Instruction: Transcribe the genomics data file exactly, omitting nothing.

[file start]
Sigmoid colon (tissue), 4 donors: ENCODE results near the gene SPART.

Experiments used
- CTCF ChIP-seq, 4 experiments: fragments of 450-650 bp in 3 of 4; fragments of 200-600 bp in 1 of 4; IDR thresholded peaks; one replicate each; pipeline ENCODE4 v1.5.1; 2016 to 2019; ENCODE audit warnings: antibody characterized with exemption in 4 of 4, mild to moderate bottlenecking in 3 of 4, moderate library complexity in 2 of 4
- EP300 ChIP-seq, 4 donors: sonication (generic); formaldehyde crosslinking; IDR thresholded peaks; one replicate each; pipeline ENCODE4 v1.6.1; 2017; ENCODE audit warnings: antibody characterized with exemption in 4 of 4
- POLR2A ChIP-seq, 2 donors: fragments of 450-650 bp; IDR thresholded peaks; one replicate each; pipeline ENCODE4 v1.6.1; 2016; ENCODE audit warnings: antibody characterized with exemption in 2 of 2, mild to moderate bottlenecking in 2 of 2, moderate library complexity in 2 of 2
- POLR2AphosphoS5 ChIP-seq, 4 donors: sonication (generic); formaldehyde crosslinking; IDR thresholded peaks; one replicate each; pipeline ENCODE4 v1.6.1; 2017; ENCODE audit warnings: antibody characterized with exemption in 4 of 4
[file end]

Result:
Sigmoid colon (tissue), 4 donors: ENCODE results near the gene SPART.

Experiments used
- CTCF ChIP-seq, 4 experiments: fragments of 450-650 bp in 3 of 4; fragments of 200-600 bp in 1 of 4; IDR thresholded peaks; one replicate each; pipeline ENCODE4 v1.5.1; 2016 to 2019; ENCODE audit warnings: antibody characterized with exemption in 4 of 4, mild to moderate bottlenecking in 3 of 4, moderate library complexity in 2 of 4
- EP300 ChIP-seq, 4 donors: sonication (generic); formaldehyde crosslinking; IDR thresholded peaks; one replicate each; pipeline ENCODE4 v1.6.1; 2017; ENCODE audit warnings: antibody characterized with exemption in 4 of 4
- POLR2A ChIP-seq, 2 donors: fragments of 450-650 bp; IDR thresholded peaks; one replicate each; pipeline ENCODE4 v1.6.1; 2016; ENCODE audit warnings: antibody characterized with exemption in 2 of 2, mild to moderate bottlenecking in 2 of 2, moderate library complexity in 2 of 2
- POLR2AphosphoS5 ChIP-seq, 4 donors: sonication (generic); formaldehyde crosslinking; IDR thresholded peaks; one replicate each; pipeline ENCODE4 v1.6.1; 2017; ENCODE audit warnings: antibody characterized with exemption in 4 of 4